David follows this up by saying that the cup his Lord gives him is overflowing. Here’s an image of the abundant generosity of God. God holds nothing back from his people but graciously provides us with all that we need – and more. His goodness literally overflows.

David is clear that God’s generous provision is something that never leaves him. In verse 6 of Psalm 23 he says, “surely goodness and mercy shall follow me all the days of my life.”

David understands that God bestows good things on him all day, every day. Not a day goes by when God does not provide for David in abundance. Similarly, David understands that he is never separated from God’s mercy.

If we understand that God’s goodness and mercy follows us all day, every day, then we have every reason to be thankful. Why not take the opportunity for a few minutes each day to think about all the good things that God has given you? If we consciously adopt a more thankful attitude then the world will seem a much more pleasant place. Our gratitude will be apparent to all whom we encounter too, serving as an amazing witness.

David trusted that God would provide all that he needed, and said with confidence, “the Lord is my shepherd.” I wonder if we can trust God to provide for us in abundance? Can we join David and declare, “the Lord is OUR shepherd?”

On to our second point, God restores us.

I’ve just had a lovely week. The school where I teach has the builders in and so we were forced to finish early for the summer holidays. Consequently I’ve spent the last week on the beach with my wife, Claire, and children, Daniel and Lily. We’ve had a lovely time, and I feel well rested. A good rest was exactly what I needed after an incredibly busy and stressful term at school.

I have no doubt that I’m not the only one here who often finds life just too fast paced. Many of us have lifestyles that are often very busy. Whether we spend our day preparing for exams, looking after our families, or working every hour under the sun, it sometimes feels like we simply do not have the time to rest.

In Psalm 23, David presents us with a vision of peace. David says in verse three that God makes him lie down in green pastures, and leads him beside quiet waters. David knew when shepherding his father’s flock that he needed to ensure that he gave his sheep time to rest. Without sufficient rest, David knew his sheep would become stressed and distressed, which could have a serious impact on their health, and the health of the wider flock.

David understood that his shepherd, the Lord, looked out for him in a similar way, ensuring that he found sufficient time to rest and recover from the busyness of his own life.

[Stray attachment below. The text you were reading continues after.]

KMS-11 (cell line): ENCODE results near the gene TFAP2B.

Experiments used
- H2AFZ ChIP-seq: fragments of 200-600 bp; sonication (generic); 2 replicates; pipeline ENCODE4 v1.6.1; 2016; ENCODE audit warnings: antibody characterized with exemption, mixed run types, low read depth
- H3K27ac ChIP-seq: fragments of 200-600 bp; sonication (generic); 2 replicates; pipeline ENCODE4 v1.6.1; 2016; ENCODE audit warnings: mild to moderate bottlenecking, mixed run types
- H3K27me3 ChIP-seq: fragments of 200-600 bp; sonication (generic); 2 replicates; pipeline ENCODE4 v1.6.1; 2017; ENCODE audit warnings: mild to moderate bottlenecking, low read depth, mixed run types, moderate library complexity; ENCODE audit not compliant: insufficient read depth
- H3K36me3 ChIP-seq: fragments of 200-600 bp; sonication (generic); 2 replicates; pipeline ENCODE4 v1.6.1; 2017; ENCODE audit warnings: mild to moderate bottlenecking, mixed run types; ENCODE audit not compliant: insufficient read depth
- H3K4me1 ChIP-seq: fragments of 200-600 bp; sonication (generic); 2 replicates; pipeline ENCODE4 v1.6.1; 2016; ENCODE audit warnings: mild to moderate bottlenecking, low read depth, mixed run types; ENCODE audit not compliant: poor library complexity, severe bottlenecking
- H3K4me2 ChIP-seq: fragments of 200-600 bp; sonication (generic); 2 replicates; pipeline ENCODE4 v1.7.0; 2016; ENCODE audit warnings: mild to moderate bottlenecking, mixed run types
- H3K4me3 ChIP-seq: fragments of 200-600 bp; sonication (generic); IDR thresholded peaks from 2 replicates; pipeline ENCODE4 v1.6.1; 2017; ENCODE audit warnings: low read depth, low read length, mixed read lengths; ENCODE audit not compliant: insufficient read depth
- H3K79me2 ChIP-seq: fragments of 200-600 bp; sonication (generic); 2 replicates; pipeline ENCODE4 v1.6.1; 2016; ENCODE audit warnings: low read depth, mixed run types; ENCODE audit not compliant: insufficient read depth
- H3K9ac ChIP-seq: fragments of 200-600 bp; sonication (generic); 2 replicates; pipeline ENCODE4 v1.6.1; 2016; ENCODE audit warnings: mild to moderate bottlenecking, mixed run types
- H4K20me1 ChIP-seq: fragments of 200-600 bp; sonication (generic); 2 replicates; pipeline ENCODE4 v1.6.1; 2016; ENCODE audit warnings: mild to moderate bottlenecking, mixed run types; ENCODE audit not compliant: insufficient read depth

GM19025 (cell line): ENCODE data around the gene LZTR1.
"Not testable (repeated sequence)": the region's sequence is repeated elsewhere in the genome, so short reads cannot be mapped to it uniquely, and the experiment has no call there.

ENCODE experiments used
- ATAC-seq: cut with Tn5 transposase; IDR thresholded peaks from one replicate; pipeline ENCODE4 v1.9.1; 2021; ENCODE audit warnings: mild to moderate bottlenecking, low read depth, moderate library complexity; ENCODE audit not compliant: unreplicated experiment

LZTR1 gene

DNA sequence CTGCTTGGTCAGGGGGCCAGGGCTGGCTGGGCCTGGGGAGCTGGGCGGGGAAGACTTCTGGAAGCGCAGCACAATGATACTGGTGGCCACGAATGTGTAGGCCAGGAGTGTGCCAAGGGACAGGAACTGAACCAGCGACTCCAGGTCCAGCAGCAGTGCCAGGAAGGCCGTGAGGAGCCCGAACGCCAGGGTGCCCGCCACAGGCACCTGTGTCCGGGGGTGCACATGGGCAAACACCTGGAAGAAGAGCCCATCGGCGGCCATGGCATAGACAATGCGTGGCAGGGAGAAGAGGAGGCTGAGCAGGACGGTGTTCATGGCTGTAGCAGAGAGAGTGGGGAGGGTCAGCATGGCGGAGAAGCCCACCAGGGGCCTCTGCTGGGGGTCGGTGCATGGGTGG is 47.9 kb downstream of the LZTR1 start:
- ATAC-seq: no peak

If like David we make God the shepherd of our lives, if we dedicate our lives to following him as our shepherd, we can have the same confidence that God will show us peace.

The rest that David knew he received from God was not limited to just physical and mental rest. David trusted that God would provide him with spiritual rest that “restores his soul,” as he wrote in verse 3. This is the kind of peace that can only be found through knowing God. Augustine famously wrote, “you have made us for yourself, and our hearts are rest-less till they find their rest in you.” He, like David, knew that true rest can only be found through a relationship with God.

If we want to find true peace, then that can be found only in one place – through a relationship with God. True peace only comes from loving and knowing Jesus as a friend and as our saviour.

Jesus promised this kind of rest to his followers when he said “come to me, all who are weary and burdened, and I will give you rest. Take my yoke upon you and learn from me, for I am gentle and humble in heart, and you will find rest for your souls.” This is recorded in chapter 11 of Matthew’s Gospel.
It’s interesting the wording that David uses in verse 2. He doesn’t say that God occasionally suggests that he might like to take a break, or even that God tells him to take a break. No, he says that God makes him lie down in green pastures. David implies that God is active in making him take a break. Perhaps there are times when God intervenes in our lives in order to make us stop.

If we wish to join David in declaring that the Lord is our shepherd, perhaps we should reflect on this element of the Psalm. Perhaps we should consciously find opportunities to take rest in order that we might better understand the peace of God. Ultimately we have to trust in God’s goodness as our shepherd, not in our own strength.